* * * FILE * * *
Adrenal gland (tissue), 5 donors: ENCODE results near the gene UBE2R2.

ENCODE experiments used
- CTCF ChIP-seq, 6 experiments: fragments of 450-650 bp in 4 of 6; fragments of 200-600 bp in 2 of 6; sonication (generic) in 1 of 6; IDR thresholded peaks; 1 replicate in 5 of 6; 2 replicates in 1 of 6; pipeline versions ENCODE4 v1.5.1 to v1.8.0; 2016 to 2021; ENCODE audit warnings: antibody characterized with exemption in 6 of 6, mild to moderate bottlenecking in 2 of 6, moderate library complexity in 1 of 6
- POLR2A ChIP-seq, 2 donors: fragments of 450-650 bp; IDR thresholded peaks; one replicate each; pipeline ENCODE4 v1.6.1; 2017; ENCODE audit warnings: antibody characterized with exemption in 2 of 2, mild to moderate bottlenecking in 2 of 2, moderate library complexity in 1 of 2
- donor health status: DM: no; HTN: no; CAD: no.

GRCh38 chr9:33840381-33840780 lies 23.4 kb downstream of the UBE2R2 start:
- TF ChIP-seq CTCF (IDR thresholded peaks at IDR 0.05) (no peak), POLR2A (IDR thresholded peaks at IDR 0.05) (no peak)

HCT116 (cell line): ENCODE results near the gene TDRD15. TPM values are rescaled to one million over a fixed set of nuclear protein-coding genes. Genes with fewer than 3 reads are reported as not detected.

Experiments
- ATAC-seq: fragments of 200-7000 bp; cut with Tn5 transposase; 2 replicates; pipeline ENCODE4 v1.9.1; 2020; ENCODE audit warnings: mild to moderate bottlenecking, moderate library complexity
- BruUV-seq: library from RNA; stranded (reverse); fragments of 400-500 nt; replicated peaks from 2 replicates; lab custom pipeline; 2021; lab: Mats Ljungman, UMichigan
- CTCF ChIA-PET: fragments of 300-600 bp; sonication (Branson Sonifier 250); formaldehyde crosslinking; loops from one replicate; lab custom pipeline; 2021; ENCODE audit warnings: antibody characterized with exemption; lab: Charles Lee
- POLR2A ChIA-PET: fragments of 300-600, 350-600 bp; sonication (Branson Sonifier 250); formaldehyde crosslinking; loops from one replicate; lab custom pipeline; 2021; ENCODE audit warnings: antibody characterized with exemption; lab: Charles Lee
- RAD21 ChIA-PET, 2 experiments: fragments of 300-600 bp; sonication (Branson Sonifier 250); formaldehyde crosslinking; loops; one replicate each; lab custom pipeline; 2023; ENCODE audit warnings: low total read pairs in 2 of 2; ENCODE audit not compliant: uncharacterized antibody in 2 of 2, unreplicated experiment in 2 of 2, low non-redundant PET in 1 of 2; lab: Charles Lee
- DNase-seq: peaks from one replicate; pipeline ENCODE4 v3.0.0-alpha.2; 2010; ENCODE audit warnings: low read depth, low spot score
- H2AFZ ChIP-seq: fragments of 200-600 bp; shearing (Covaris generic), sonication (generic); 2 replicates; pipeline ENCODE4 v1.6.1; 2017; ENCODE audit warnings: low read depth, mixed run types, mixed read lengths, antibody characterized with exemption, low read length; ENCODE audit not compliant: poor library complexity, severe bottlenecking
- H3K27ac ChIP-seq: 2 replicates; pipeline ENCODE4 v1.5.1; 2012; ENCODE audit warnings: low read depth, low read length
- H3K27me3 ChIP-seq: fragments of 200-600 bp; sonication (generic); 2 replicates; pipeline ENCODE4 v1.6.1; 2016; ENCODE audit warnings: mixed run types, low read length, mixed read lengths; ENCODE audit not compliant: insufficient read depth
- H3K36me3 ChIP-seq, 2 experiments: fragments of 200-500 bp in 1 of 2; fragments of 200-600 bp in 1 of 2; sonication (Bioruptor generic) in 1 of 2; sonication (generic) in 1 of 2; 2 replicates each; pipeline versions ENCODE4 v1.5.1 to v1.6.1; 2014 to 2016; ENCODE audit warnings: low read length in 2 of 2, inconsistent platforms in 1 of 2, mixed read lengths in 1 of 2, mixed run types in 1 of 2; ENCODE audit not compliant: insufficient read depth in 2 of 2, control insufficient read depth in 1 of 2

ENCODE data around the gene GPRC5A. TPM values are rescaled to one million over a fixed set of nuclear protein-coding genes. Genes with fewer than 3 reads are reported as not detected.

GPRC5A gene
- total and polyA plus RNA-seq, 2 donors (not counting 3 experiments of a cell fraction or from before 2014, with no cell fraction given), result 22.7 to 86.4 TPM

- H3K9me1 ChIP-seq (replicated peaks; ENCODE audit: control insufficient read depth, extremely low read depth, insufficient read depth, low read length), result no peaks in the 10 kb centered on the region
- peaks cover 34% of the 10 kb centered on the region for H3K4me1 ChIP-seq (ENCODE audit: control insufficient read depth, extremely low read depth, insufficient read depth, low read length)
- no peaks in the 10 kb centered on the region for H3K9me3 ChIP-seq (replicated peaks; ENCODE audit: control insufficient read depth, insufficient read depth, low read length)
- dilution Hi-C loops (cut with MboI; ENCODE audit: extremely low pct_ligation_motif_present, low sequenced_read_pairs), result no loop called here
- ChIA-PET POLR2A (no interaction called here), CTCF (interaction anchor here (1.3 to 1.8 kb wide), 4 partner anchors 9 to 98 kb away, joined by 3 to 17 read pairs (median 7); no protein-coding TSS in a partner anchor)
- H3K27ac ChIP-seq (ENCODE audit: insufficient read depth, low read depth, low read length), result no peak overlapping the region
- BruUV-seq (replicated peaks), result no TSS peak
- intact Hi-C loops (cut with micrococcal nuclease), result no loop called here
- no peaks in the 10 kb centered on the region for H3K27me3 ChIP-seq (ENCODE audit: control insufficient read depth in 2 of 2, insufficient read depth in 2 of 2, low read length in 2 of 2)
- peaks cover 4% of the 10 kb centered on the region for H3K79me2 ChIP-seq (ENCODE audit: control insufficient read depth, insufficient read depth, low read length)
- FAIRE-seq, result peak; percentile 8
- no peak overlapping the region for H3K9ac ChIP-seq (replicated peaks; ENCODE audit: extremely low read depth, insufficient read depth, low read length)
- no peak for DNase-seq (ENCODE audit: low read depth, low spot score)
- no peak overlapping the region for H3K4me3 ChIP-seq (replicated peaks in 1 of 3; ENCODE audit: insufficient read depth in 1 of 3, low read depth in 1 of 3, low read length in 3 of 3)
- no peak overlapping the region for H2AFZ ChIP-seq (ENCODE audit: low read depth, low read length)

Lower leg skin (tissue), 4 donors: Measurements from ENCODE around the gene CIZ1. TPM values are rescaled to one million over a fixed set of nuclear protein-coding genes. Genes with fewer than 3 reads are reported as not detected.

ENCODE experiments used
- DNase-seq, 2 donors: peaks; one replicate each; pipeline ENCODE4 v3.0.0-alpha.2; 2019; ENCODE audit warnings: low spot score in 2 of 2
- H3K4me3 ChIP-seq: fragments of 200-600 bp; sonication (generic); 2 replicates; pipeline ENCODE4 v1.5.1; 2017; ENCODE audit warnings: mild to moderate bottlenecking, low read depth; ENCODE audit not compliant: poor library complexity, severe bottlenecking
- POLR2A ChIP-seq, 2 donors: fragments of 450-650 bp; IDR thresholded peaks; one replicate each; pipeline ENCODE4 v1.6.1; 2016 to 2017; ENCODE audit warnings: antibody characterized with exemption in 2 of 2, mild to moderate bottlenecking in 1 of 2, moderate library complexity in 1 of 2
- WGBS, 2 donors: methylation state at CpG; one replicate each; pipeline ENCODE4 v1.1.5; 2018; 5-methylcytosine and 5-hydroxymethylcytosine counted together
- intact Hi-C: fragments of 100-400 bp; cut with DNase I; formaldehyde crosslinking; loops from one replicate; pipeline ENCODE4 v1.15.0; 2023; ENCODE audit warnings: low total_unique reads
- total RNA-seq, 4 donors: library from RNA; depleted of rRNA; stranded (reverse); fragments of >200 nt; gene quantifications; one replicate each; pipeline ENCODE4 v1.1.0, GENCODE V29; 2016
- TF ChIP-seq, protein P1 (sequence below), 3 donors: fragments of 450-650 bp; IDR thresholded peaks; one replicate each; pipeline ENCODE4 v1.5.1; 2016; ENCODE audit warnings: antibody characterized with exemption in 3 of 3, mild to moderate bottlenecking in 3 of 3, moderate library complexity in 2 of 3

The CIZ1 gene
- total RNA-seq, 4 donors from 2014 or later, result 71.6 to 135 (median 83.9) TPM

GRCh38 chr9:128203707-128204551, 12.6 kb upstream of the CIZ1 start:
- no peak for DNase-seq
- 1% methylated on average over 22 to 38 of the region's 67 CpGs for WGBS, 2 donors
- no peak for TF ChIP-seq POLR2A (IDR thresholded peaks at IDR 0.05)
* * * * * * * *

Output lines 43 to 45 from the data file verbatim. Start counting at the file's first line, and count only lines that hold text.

- WGBS, 2 donors: methylation state at CpG; one replicate each; pipeline ENCODE4 v1.1.5; 2018; 5-methylcytosine and 5-hydroxymethylcytosine counted together
- intact Hi-C: fragments of 100-400 bp; cut with DNase I; formaldehyde crosslinking; loops from one replicate; pipeline ENCODE4 v1.15.0; 2023; ENCODE audit warnings: low total_unique reads
- total RNA-seq, 4 donors: library from RNA; depleted of rRNA; stranded (reverse); fragments of >200 nt; gene quantifications; one replicate each; pipeline ENCODE4 v1.1.0, GENCODE V29; 2016